LinkedIn – The world’s largest video game retailer is shutting down nearly 200 of its 5,700 stores worldwide. Like so many other consumers across multiple different categories of retail, gamers have increasingly turned to buying games online. GameStop’s CEO said this is only the beginning and they expect a “much larger tranche of closures over the coming 12 to 24 months.”
It’s not a gigantic leap to say that our generation more than any other has taken the most metaphorical kicks to our nostalgia’s dicks. We came up during a truly unique time in that we saw the crossover in landlines to cell phones, in newspapers to the internet, in mail and inner-office memos to email, and from brick and mortar stores to online shopping. We have strong, lucid memories from both eras and thus feel a tug at the heart strings when we read something like this. It just kinda sucks. We don’t know why, as I doubt many reading this, including our EIC, have been in a GameStop in the past 5-10 years (Editor’s note: I have), but it does indeed suck.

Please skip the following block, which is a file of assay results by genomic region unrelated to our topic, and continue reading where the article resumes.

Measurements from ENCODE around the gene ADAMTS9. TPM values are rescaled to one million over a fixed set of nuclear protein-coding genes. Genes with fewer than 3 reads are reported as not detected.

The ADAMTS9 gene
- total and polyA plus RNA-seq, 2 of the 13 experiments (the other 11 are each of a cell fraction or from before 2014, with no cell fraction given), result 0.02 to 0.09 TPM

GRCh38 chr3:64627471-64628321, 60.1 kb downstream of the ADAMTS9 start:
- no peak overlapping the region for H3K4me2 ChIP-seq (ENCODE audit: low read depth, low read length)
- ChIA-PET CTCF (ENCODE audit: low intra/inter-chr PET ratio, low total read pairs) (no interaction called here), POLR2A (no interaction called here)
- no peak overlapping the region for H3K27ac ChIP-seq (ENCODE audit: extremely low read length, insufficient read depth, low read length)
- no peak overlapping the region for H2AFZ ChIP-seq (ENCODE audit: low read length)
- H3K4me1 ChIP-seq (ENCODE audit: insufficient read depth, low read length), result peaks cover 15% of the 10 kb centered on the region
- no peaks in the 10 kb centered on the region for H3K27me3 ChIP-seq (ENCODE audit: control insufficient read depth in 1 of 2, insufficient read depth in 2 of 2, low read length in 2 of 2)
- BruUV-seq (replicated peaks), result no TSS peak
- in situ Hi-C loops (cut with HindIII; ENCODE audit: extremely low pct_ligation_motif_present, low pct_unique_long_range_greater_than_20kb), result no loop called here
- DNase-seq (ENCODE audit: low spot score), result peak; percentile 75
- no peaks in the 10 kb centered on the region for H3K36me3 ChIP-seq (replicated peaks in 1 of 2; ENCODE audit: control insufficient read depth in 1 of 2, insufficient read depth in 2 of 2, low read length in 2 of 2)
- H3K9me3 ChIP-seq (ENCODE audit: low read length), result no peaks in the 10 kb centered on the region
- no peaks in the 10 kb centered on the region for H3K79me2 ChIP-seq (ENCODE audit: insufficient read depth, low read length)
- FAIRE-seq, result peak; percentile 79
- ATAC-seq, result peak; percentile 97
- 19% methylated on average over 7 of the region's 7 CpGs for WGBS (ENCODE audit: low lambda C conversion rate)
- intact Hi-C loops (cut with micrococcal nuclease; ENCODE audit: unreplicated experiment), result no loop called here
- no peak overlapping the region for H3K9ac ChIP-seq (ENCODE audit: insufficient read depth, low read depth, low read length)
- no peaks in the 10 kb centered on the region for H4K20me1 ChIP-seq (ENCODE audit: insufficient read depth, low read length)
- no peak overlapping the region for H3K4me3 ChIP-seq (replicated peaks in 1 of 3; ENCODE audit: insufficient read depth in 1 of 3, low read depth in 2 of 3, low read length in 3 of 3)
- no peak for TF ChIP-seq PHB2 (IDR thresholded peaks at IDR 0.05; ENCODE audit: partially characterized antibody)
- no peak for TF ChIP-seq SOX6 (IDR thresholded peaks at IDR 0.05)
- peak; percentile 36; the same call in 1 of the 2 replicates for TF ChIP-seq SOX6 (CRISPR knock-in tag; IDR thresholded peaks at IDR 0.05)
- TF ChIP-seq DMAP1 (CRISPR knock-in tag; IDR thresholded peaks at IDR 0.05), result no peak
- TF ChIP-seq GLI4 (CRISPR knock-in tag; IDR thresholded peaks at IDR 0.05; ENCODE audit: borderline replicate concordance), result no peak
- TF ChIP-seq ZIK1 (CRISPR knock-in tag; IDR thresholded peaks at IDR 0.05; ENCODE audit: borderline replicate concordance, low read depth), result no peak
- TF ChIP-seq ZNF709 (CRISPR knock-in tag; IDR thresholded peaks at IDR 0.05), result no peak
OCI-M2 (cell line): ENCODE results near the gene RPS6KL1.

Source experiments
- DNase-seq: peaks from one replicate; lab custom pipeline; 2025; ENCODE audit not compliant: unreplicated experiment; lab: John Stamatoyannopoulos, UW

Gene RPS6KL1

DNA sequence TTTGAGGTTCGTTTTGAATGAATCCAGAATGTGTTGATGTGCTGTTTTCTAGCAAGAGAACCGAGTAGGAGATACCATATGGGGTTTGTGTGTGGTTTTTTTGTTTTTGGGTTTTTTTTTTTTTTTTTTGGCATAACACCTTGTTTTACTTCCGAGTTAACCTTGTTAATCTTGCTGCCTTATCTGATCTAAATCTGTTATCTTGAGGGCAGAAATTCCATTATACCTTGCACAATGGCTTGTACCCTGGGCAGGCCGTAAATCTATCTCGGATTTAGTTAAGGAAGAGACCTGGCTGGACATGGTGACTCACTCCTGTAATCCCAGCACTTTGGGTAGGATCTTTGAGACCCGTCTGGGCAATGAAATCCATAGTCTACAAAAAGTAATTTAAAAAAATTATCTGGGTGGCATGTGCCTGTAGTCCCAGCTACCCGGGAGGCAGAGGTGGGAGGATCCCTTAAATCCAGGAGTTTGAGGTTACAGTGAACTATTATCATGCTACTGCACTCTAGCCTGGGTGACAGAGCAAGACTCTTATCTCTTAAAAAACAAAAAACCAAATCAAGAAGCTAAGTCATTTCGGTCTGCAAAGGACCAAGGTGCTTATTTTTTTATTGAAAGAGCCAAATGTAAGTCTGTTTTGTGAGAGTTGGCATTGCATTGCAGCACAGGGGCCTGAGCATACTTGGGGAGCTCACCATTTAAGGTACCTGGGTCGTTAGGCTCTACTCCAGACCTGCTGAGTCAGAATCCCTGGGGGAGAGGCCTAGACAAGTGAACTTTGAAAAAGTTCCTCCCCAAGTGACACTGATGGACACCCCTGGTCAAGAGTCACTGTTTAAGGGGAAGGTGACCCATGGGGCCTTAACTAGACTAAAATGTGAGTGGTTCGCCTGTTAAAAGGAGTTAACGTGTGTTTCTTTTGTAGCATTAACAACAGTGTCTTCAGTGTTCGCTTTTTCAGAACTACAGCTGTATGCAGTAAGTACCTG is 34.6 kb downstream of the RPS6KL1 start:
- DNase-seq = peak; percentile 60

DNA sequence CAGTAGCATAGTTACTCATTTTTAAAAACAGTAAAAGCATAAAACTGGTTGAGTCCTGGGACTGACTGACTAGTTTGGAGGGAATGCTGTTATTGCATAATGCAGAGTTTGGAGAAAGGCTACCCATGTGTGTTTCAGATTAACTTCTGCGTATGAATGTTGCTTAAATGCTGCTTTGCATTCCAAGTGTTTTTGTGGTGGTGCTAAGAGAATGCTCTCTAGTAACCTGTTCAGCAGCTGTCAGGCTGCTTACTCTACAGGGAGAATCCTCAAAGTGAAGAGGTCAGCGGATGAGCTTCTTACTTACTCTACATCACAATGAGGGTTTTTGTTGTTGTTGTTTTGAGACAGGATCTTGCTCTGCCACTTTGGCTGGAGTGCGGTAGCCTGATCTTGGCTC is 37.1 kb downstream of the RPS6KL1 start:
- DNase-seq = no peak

To be honest I’m surprised GameStop took this long to fall. One because entertainment as a whole went almost entirely only/off-hard copy faster than most other industries. “Remember Blockbuster?” is asked with almost the same morbid respect and mourning that “Remember the Alamo” is stated by so many Texans. Secondly, gaming as a sub-industry has really taken off in the internet age. I never went beyond Madden and a couple of versions of Medal Of Honor, but in this day and age it is apparently perfectly acceptable to be a complete and utter nerd and try and make your living growing bed sores while buying and playing video games online. So it is kind of shocking a brick and mortar gaming store is just now deciding to call it quits.
It’s fair to wonder which staple of our upbringing is next to fall as digital entertainment and lifestyles become more and more of the norm. It is also fair to wonder if that fall also coincides with a visit from a belligerent transexual thus making such occurrences the new grim reaper for the previous generation of consumerism. Either way, expect more and more of the things we know and love to fall by the wayside while dipshits from youtube become millionaires.
I apologize for the turn for the cynical.